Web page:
Ground covers and hedgerow barriers may serve as overwintering sites for plum curculio and plum curculio may spend up to one month in the soil while it pupates. Both life habits lend themselves to the management of plum curculio through entomopathogens associated with the soil, ground cover and high relative humidity. Plum curculio has been reported as susceptible to the bacteria Beauvaria bassiana (Tedders et al. 1982) and B. bassiana was identified as a mortality factor in overwintering plum curculio (McGriffen & Meyer 1986). A commercial formulation of B. bassiana is being developed by Mycotech and can be applied to curculio overwintering and pupal sites in the ground cover and hedgerow barriers to better manage plum curculio. Plum curculio is also highly susceptible to entomopathogenic nematodes, particularly Steinernema carpocapsae (Tedders et al. 1982, Olthof & Hagley 1993) and Heterorhabditis spp. (Brossard et al. 1989). Both B. bassiana and entomopathogenic nematodes may reduce the abundance of the cherry fruit flies that spend nearly 10 months of the year in the orchard soil.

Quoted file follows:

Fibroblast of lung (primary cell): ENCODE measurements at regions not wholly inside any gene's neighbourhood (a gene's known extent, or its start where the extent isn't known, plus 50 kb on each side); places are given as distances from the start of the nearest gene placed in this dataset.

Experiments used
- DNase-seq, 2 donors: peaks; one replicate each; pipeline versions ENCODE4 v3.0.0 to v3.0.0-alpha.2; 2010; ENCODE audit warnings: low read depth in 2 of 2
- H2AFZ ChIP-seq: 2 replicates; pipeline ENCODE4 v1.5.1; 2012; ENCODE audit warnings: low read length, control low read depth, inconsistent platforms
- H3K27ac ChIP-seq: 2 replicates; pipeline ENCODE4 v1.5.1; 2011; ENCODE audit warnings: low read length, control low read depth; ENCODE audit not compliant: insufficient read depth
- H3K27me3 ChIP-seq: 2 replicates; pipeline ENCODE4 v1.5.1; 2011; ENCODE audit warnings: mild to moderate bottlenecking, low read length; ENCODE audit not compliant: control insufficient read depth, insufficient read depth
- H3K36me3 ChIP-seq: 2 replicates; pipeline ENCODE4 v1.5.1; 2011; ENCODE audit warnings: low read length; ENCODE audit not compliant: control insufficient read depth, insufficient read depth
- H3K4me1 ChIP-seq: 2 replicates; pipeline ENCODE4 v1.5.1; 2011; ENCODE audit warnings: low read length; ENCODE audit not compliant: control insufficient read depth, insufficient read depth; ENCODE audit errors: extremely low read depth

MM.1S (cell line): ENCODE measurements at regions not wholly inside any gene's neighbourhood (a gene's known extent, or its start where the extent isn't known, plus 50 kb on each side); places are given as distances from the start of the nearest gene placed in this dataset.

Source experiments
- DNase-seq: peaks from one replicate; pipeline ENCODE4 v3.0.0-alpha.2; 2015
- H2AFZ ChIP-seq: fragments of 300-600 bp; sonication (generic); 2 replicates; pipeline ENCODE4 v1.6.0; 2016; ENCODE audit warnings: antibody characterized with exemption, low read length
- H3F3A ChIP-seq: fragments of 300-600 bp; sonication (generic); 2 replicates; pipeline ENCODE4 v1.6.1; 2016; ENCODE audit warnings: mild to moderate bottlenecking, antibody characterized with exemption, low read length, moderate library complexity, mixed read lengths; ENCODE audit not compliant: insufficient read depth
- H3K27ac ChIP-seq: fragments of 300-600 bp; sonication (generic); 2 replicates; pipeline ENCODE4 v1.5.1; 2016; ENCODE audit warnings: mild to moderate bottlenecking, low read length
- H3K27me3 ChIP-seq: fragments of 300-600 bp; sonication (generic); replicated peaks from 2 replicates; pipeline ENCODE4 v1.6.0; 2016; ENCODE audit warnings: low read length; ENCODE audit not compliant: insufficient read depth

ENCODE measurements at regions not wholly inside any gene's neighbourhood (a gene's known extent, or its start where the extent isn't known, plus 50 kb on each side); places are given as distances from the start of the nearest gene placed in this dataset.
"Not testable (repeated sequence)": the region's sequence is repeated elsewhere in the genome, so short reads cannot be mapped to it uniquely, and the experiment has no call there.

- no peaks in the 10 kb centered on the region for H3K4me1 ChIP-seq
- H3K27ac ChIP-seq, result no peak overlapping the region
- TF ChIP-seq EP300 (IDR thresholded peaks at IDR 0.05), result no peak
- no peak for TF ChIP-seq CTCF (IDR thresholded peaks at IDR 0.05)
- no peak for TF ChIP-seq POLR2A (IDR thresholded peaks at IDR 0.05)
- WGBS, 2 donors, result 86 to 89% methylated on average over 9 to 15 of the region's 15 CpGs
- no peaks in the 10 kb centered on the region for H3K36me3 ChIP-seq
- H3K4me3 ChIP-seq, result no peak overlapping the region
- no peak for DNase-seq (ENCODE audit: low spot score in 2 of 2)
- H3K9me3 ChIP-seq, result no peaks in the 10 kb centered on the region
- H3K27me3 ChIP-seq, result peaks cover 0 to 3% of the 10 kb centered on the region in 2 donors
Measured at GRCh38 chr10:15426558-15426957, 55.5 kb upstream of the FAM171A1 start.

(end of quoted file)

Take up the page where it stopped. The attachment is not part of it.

Project objectives:

    Project Goal:
    The goal of this project was to design, demonstrate, and evaluate innovative and holistic orchard systems for tart cherry production that are effective and practical, reduce pesticide risk and environmental impact, and sustain the economic viability of growers and their communities.

    Specific Objectives:
    1. To utilize a grower-research-industry partnership, the Northwest Lower Michigan Integrated Fruit Practices Think Tank (IFP Think Tank), to design solutions to cherry industry pest and production challenges within the context of holistic orchard management, sustainability, and environmental stewardship.